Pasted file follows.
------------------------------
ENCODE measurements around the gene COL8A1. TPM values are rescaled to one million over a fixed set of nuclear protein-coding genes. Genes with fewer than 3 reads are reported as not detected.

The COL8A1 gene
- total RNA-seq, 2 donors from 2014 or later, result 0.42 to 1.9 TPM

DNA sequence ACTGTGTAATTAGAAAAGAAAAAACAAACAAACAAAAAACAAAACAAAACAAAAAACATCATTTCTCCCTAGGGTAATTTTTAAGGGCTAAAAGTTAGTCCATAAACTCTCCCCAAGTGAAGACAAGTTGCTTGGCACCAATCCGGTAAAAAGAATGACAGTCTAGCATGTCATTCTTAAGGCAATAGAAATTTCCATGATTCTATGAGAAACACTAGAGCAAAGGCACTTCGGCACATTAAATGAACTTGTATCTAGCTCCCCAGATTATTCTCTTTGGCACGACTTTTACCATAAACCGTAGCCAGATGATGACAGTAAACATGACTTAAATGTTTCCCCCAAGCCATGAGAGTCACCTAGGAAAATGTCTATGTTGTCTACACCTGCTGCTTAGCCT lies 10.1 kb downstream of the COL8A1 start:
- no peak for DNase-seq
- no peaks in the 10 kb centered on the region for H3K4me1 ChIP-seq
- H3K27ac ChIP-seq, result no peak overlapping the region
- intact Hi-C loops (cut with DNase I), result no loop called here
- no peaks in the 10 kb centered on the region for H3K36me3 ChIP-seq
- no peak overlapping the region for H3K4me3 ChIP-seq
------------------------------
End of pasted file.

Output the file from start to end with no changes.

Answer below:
ENCODE measurements around the gene COL8A1. TPM values are rescaled to one million over a fixed set of nuclear protein-coding genes. Genes with fewer than 3 reads are reported as not detected.

The COL8A1 gene
- total RNA-seq, 2 donors from 2014 or later, result 0.42 to 1.9 TPM

DNA sequence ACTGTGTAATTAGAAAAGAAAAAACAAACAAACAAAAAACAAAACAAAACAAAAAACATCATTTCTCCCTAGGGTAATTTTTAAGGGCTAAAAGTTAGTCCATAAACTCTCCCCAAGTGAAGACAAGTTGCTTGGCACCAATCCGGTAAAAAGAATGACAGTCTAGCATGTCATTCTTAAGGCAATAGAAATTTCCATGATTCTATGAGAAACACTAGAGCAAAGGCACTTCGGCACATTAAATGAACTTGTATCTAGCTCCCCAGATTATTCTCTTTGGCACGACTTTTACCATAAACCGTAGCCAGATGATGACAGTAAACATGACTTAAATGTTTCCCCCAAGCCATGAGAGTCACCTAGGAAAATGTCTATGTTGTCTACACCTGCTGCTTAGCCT lies 10.1 kb downstream of the COL8A1 start:
- no peak for DNase-seq
- no peaks in the 10 kb centered on the region for H3K4me1 ChIP-seq
- H3K27ac ChIP-seq, result no peak overlapping the region
- intact Hi-C loops (cut with DNase I), result no loop called here
- no peaks in the 10 kb centered on the region for H3K36me3 ChIP-seq
- no peak overlapping the region for H3K4me3 ChIP-seq